Apple iPhone X: is it worth it for music makers?

The worst kept secret in technology is out: Apple has revealed the iPhone X, its new flagship mobile handset. It is, by all accounts, a stunner, with an all-glass design and front panel that’s pretty much all screen. The company has also unveiled the iPhone 8, and incremental update of the iPhone 7, but the X is the iOS device that’s grabbing all the headlines.

Despite having a 5.8-inch AMOLED display, the iPhone X’s edge-to-edge design means that this is actually a smaller phone than one of Apple’s Plus-size models, making it easier to hold. It features a ‘Super Retina Display’ with 2436 x 1125 resolution, and you’ll be able to charge it wirelessly via the new optional AirPower pad.

Spec-wise, you’re looking at an A11 Bionic chipset with a six-core processor, and the speculation is that there’ll be 3GB of RAM inside. There’s no longer a home button - its functions have been replaced with a series of gestures - and Face ID is used instead of Touch ID. There’s a redesigned 12MP dual-lens camera, and a 7MP front-facing camera for Portrait Mode selfies.

As far as battery life goes, Apple says that the iPhone X will last two hours longer than the iPhone 7, and there’s a fast charging option if you buy a special adapter.

The downside to all of this is that the iPhone X starts at £999/$999 for a 64GB model, rising to an eye-watering £1,149/$1,149 for 256GB of storage. We don’t doubt that using the phone will be a great experience, but there will be those who baulk at the idea of paying more for their mobile than they did their laptop.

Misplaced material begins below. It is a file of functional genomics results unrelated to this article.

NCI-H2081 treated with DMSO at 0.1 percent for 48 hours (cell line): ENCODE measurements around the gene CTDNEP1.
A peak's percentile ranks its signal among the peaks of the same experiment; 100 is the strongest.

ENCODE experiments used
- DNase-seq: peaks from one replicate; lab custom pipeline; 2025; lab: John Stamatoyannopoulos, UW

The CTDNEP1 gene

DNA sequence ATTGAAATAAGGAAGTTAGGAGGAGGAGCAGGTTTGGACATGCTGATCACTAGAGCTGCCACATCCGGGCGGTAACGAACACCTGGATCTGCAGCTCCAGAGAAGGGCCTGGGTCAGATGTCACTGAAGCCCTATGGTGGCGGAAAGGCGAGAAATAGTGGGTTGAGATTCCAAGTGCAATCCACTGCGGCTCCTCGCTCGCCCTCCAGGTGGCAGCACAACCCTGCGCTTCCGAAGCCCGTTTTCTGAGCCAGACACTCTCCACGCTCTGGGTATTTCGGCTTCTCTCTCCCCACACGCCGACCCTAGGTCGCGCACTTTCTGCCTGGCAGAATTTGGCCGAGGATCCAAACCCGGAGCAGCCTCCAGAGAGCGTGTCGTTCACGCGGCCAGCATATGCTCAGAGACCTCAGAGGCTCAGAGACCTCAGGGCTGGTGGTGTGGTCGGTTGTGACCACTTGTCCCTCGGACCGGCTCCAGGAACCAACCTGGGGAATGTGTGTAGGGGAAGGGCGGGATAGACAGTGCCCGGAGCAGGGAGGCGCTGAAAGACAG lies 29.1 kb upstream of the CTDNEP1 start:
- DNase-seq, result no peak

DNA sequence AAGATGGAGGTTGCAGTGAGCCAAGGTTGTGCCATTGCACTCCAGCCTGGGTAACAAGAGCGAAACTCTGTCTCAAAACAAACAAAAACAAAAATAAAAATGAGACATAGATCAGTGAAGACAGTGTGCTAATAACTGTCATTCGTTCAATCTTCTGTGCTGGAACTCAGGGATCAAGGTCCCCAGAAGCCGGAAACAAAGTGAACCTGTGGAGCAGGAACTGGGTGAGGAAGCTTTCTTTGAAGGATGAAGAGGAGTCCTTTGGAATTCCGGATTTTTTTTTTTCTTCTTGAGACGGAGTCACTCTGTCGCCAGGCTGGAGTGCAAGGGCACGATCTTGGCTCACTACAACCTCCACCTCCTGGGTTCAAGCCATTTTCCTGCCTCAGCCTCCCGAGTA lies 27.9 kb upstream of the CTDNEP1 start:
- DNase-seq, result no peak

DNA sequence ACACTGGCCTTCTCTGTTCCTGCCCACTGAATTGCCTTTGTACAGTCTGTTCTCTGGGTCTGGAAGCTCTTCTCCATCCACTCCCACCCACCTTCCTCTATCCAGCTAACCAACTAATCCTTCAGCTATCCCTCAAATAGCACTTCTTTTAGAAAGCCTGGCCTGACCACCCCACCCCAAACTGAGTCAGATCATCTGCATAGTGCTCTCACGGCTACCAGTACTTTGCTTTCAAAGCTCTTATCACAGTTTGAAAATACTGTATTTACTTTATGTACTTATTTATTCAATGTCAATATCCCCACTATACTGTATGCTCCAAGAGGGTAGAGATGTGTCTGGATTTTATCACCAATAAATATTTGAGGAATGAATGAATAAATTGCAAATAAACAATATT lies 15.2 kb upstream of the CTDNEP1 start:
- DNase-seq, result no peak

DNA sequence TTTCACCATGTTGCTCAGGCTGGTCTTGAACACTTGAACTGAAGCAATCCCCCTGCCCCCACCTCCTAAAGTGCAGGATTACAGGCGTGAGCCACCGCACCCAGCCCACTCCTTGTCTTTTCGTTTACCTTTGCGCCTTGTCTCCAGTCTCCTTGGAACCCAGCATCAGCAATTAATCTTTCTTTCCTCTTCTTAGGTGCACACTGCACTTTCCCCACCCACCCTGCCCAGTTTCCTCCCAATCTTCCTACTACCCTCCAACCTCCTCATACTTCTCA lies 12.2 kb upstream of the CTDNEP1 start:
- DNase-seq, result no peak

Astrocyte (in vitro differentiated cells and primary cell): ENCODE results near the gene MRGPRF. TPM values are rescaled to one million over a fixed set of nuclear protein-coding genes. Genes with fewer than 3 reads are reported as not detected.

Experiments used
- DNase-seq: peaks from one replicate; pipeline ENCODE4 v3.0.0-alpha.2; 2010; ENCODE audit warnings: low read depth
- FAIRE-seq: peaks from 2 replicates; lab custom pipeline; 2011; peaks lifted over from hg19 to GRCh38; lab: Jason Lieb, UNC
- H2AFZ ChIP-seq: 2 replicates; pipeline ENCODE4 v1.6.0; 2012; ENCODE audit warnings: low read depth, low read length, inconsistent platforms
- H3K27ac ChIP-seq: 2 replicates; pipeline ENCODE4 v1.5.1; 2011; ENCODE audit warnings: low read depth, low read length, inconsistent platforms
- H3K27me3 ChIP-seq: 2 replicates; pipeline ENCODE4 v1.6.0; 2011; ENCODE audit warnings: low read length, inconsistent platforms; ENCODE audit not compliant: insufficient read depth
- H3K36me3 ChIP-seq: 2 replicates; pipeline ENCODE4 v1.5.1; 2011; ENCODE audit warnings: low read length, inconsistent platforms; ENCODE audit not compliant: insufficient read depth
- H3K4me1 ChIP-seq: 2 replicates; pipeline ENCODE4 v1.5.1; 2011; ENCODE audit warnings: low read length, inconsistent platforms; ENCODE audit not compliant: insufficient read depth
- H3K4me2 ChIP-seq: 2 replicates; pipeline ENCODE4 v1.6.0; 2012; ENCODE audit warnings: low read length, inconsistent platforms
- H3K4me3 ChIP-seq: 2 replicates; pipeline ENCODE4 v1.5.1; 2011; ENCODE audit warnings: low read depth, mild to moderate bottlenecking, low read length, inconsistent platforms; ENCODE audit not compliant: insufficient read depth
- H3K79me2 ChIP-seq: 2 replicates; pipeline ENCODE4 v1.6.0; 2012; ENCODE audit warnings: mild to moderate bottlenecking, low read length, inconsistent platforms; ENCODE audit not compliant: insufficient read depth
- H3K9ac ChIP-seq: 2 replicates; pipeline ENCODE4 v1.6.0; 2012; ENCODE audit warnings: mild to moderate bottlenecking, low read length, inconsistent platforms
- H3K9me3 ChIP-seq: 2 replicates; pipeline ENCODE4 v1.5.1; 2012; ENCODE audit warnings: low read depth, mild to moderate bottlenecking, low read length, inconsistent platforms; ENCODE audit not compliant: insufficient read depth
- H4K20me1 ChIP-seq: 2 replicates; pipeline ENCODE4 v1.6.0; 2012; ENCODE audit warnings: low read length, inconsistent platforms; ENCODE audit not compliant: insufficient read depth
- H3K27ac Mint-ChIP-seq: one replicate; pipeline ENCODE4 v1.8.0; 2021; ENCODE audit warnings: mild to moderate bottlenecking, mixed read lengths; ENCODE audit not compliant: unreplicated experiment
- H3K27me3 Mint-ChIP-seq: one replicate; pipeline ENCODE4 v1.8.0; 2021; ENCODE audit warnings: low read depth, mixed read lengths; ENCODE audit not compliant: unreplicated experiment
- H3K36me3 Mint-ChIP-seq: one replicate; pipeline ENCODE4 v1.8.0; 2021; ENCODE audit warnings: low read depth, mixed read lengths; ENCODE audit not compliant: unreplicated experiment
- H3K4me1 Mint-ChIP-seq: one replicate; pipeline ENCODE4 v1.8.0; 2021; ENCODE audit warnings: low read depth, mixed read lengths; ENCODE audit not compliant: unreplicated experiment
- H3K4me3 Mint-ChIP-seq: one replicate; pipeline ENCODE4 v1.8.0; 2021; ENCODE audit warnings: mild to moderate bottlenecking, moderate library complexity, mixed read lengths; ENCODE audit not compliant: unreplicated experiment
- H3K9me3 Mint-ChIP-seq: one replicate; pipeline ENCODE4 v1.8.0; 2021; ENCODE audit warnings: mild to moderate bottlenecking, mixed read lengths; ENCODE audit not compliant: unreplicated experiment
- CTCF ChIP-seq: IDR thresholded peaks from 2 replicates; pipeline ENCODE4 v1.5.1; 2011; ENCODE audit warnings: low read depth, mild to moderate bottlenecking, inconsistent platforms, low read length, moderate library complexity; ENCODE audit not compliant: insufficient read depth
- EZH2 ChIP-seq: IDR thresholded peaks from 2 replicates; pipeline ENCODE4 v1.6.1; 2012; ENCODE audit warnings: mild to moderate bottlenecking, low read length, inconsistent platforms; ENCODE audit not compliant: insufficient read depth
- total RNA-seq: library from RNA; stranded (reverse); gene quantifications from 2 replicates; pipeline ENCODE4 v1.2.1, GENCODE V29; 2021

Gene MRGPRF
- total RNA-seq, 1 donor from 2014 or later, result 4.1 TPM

As a side note, if you want a more affordable iPhone that can run music making apps, you might like to consider the iPhone 6s, which now starts at £449/$449 for the 32GB model. It might only have a 4.7-inch display and an older processor, but it’s still perfectly capable, and has the added advantage of a headphones socket.

Find out more on the Apple website. Pre-orders for the iPhone X start on 27 October and it'll be available on 3 November.

Ben Rogerson

I’m the Deputy Editor of MusicRadar, having worked on the site since its launch in 2007. I previously spent eight years working on our sister magazine, Computer Music. I’ve been playing the piano, gigging in bands and failing to finish tracks at home for more than 30 years, 24 of which I’ve also spent writing about music and the ever-changing technology used to make it.